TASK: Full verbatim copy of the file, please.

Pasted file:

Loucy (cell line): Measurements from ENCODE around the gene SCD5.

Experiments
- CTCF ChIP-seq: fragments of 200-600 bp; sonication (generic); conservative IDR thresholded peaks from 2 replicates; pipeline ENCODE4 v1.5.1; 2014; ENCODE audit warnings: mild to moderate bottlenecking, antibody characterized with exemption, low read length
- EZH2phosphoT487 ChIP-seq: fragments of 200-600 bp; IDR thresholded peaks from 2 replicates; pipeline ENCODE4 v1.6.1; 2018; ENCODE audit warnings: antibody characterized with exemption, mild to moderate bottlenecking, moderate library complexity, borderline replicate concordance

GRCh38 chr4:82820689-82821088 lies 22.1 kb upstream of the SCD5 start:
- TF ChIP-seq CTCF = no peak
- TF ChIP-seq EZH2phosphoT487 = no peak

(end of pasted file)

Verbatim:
Loucy (cell line): Measurements from ENCODE around the gene SCD5.

Experiments
- CTCF ChIP-seq: fragments of 200-600 bp; sonication (generic); conservative IDR thresholded peaks from 2 replicates; pipeline ENCODE4 v1.5.1; 2014; ENCODE audit warnings: mild to moderate bottlenecking, antibody characterized with exemption, low read length
- EZH2phosphoT487 ChIP-seq: fragments of 200-600 bp; IDR thresholded peaks from 2 replicates; pipeline ENCODE4 v1.6.1; 2018; ENCODE audit warnings: antibody characterized with exemption, mild to moderate bottlenecking, moderate library complexity, borderline replicate concordance

GRCh38 chr4:82820689-82821088 lies 22.1 kb upstream of the SCD5 start:
- TF ChIP-seq CTCF = no peak
- TF ChIP-seq EZH2phosphoT487 = no peak